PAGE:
Work from the wretched year of twenty twenty, the beginning of the downfall of all civilization on planet earth. Artificial intelligence and Neural Networks were once again recruited as generative tools to create interesting and evocative shapes. Then even more neural networks competed against each other to increase depth and detail in the 2d textures, which were then mapped to roughly modelled 3d shapes. We bow down to our new machine overlords – as we always have and always will.
We tried out a few variants of Machine Learning Art headshots generated with StyleGAN but were quickly bored, after the initial novelty of being able to generate new perfect humanoids at will wore off. These portraits represent the effort of trying to “break” the system and finding a novel aesthetic at the margins. The generated images were then mapped to a rough 3d geometry using the textures as input for specularity, metallicness and roughness. This gives depth and a physicality that the low resolution flat GAN Art images lack.
Below you can find some placeholder text, which consists of a rewritten Wikipedia article (with the help of some machine learning as a matter of course).
The generative system creates competitors while the discriminative system assesses them. The challenge works regarding information dispersions. Normally, the generative system figures out how to plan from a dormant space to an information circulation of intrigue, while the discriminative system recognizes up-and-comers delivered by the generator from the genuine information conveyance. The generative system’s preparation objective is to build the blunder pace of the discriminative system (i.e., “fool” the discriminator organize by creating novel up-and-comers that the discriminator believes are not blended (are a piece of the genuine information distribution)).
A referred to dataset fills in as the underlying preparing information for the discriminator. Preparing it includes giving it tests from the preparation dataset, until it accomplishes satisfactory exactness. The generator trains dependent on whether it prevails with regards to tricking the discriminator. Commonly the generator is seeded with randomized info that is tested from a predefined dormant space (for example a multivariate ordinary circulation). From that point, competitors combined by the generator are assessed by the discriminator. Backpropagation is applied in the two systems with the goal that the generator delivers better pictures, while the discriminator turns out to be progressively gifted at hailing manufactured images. The generator is regularly a deconvolutional neural system, and the discriminator is a convolutional neural system.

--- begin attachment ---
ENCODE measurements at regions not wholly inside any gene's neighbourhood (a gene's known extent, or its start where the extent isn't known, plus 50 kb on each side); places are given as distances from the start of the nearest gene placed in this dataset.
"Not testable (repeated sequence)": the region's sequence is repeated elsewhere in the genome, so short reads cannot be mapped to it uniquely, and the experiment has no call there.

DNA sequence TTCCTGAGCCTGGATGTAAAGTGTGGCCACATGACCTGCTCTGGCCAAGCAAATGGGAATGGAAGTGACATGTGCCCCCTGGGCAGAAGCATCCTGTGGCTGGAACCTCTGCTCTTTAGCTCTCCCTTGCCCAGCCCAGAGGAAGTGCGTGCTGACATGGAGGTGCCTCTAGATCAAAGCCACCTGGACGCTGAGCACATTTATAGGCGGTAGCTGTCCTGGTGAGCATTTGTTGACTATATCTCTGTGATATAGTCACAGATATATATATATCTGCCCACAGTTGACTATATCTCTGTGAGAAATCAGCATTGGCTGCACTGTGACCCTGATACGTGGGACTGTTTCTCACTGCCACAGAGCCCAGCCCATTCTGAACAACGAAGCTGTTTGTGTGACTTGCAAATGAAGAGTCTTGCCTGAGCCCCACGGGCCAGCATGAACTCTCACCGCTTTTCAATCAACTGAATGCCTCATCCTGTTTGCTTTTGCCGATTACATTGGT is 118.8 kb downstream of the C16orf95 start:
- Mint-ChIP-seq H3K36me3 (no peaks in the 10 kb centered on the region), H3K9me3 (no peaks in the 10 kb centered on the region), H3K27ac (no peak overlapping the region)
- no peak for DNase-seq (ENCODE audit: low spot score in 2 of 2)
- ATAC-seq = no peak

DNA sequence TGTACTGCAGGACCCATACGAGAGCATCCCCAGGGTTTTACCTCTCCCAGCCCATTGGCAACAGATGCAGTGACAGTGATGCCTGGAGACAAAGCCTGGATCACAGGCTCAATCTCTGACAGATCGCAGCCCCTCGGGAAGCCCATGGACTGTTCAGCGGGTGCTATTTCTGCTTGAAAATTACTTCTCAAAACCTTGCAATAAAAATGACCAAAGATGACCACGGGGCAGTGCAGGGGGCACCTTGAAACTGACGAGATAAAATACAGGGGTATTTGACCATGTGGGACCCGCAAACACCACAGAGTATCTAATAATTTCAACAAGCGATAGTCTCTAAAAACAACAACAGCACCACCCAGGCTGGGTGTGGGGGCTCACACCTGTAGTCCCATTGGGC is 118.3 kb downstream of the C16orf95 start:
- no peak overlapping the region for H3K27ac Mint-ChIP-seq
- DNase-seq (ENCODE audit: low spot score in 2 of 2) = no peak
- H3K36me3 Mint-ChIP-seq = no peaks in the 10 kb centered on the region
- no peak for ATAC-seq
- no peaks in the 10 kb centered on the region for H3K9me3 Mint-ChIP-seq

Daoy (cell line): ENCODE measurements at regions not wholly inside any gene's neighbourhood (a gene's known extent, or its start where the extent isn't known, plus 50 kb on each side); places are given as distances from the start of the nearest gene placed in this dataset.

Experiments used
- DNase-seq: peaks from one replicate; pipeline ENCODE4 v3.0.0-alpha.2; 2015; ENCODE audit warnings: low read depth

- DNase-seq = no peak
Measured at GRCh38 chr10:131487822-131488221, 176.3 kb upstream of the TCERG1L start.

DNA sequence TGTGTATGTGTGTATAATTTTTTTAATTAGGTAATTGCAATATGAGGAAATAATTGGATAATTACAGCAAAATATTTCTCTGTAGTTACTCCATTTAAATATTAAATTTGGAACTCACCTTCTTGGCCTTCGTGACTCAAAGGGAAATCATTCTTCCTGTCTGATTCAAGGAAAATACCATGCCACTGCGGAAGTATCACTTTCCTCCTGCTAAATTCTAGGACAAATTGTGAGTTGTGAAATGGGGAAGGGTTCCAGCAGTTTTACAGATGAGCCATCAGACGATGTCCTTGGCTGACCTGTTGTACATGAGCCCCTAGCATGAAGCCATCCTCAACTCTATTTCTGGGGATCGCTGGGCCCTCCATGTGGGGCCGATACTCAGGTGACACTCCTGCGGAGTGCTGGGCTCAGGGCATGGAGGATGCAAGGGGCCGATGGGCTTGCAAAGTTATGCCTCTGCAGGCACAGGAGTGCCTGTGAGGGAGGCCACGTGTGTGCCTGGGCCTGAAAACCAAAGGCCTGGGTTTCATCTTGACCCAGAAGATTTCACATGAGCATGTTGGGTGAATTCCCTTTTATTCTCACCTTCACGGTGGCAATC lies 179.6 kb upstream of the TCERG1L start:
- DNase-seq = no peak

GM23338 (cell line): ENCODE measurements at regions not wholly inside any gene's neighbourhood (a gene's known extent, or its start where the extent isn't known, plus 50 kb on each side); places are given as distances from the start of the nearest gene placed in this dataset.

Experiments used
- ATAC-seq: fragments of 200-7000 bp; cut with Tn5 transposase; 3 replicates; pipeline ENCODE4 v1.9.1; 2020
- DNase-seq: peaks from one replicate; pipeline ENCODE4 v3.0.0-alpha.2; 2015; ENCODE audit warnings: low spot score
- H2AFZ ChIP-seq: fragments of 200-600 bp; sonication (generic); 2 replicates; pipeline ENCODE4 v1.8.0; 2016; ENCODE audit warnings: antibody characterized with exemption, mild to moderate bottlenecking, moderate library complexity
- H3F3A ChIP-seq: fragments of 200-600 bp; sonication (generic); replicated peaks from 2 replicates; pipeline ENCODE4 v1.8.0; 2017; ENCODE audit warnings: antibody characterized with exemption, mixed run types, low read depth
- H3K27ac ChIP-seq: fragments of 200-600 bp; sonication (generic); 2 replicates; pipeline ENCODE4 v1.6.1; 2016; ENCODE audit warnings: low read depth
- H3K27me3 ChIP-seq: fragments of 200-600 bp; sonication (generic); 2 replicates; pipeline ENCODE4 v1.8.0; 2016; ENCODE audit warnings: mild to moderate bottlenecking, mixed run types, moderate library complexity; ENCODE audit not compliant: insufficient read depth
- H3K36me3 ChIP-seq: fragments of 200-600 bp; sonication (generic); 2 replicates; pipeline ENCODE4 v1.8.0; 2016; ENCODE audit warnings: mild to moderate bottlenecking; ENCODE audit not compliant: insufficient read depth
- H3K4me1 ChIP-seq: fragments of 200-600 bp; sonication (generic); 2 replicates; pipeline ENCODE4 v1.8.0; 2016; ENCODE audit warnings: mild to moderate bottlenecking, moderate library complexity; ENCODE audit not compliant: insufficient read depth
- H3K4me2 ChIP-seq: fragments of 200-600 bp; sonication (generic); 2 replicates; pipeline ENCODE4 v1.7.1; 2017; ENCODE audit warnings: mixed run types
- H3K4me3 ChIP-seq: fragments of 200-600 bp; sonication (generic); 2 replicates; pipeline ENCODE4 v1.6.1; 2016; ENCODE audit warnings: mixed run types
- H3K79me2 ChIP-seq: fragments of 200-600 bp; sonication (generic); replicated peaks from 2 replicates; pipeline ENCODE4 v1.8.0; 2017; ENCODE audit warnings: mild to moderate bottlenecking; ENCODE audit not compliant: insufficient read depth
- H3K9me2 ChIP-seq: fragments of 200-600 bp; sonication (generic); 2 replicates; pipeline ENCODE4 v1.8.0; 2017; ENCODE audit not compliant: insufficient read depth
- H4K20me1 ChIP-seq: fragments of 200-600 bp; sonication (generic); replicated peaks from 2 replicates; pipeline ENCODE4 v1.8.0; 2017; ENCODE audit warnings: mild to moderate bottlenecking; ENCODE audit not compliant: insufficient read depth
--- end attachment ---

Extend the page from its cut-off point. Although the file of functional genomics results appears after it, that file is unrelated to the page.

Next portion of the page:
GANs regularly experience the ill effects of a “mode breakdown” where they neglect to sum up appropriately, missing whole modes from the information. For instance, a GAN prepared on the MNIST dataset containing numerous examples of every digit, may by the by tentatively preclude a subset of the digits from its yield. A few specialists see the root issue to be a feeble discriminative system that neglects to see the theme of exclusion, while others allocate fault to an awful decision of target work. Numerous arrangements have been proposed.
Many developments in the history of everything have started out as a mimesis of one kind or another. The arm became the lever while the horse became the steam engine and the mind became the computing machine. At some moment then typically comes a sort of inflection point at which the mimic surpasses its model: suddenly, there were hundreds of horses in the space of one. Often, this leads to other effects, ones much less obvious, unintended and almost impossible to foresee. Those horses, history tells us, facilitated a fundamental change in the urban landscape of North America; a change that came with a universe of social, ecological and economic transformations, not all of them for the better.